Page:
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Sitting: A pain in the back

February 5, 2024

With the clinic’s opening month coming to an end, I had a look back at the injuries that came through the door. By far the most common, and this may be due to being located beside Merrion Square and a host of offices, was injuries to the low back – specifically disc bulges.


This type of injury is common in people who sit for prolonged period with little movement. The remarkable note about each of the injury was that the pain started outside of the office, while playing with children or doing house work. This is because we are not built as a species to be sitting for the durations that we deem normal. Our bodies require constantly varying and altering postures. Staying in one position places to much pressure onto one focal area that results in injury. So the posture we hold while sitting are a constant strain on our disks and the final straw is the awkward movement we perform while playing with the children or lifting the shopping.

Low back pain can be divided into 5 distinct categories:


  • Disk bulges (Slipped disk)


  • Disk bulges with nerve root irritation (Sciatica)


  • Mechanical pain (Muscular pain)


  • Facet joint irritation (Injury to a pair of small joints at the back of the spine)


  • Stenosis (A thinning of the spinal cord tunnel placing pressure on the nerves)

Depending on the posture different injuries to the low back can occur. In general office workers and drivers will suffer from one of the first three types of back pain, while people who spend most of their time standing and walking will suffer from facet joint irritation or mechanical pain.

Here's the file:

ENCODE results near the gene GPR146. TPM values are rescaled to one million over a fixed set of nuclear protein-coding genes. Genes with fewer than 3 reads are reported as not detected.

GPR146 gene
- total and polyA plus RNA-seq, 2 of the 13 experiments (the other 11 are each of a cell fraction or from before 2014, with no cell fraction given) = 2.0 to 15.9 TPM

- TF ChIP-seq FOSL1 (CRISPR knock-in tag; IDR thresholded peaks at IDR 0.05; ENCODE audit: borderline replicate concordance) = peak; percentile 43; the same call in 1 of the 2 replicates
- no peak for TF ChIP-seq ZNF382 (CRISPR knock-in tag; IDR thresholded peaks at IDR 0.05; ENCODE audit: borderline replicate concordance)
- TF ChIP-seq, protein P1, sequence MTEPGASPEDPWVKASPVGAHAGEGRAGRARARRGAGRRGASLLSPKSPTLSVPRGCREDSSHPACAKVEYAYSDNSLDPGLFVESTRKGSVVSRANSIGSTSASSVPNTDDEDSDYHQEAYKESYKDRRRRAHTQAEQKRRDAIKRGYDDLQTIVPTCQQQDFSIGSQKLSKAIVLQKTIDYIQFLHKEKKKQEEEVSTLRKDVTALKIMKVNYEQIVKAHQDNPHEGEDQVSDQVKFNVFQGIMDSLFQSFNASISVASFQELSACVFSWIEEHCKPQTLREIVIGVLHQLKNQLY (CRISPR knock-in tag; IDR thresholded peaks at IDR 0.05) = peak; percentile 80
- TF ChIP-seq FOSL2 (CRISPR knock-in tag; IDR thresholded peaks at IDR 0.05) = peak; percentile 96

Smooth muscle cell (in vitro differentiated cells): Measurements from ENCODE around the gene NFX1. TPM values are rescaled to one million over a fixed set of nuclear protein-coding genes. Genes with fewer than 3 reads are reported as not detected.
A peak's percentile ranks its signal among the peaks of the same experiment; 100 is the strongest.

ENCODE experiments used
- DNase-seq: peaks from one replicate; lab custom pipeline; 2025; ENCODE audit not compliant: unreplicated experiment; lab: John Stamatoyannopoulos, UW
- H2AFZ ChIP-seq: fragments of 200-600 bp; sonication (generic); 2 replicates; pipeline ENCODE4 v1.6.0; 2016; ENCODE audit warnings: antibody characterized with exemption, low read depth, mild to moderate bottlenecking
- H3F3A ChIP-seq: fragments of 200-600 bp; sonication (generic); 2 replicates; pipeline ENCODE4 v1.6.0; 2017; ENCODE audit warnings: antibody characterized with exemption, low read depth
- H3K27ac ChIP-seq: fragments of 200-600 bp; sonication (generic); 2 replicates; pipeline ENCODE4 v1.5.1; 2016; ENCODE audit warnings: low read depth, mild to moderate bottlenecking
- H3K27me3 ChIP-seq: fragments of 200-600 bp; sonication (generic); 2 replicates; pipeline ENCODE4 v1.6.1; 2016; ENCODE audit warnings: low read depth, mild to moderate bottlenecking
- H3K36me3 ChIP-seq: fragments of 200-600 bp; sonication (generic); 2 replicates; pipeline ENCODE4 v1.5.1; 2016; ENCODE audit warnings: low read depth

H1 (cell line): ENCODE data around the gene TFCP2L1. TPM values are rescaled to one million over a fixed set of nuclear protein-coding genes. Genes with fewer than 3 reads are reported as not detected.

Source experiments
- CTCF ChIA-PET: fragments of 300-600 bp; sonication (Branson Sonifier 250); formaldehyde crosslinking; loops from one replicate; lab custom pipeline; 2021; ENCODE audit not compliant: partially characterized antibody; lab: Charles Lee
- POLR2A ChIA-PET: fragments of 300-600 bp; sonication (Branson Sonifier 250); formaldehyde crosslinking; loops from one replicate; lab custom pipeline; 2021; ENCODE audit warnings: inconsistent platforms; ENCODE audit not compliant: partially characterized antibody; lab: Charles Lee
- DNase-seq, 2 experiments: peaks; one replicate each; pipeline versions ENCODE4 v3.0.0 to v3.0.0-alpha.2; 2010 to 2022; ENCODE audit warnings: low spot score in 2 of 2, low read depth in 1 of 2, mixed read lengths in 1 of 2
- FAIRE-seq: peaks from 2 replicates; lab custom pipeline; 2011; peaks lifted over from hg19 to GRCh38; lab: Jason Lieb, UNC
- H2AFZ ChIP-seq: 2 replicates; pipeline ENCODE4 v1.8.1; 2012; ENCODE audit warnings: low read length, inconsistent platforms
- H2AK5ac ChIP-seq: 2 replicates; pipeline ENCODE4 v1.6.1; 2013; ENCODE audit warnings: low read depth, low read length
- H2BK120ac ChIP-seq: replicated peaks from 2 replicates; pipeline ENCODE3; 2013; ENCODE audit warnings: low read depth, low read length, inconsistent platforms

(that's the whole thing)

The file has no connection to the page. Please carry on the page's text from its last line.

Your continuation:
When a disc is injured the first thing to do is to reduce the pain associated with the injury and then to increase the movement in the low back. This can be done with dry needling, manipulating the body in the low back, soft tissue releases and specific home exercises that take the strain off the posterior portion of the injured disk.

Once the pain is under control, core strengthening exercise with a focus on progression to whole body movements is the long term goal. This will help to strengthen the low back and core muscles while teaching the body to use the glutes, quads and hamstrings effectively to decrease the stress on the low back disks.

If a disk injury is not managed correctly, it can progress onto sciatica. This is when a nerve is now irritated by the disk injury and pins and needles, numbness, weakness or pain can be felt in the lower limb. This is more serious as it can have permanent effects and needs to be managed correctly to avoid surgery.


If you have any questions on low back pain or its treatment options, please call us on 01 441 0100.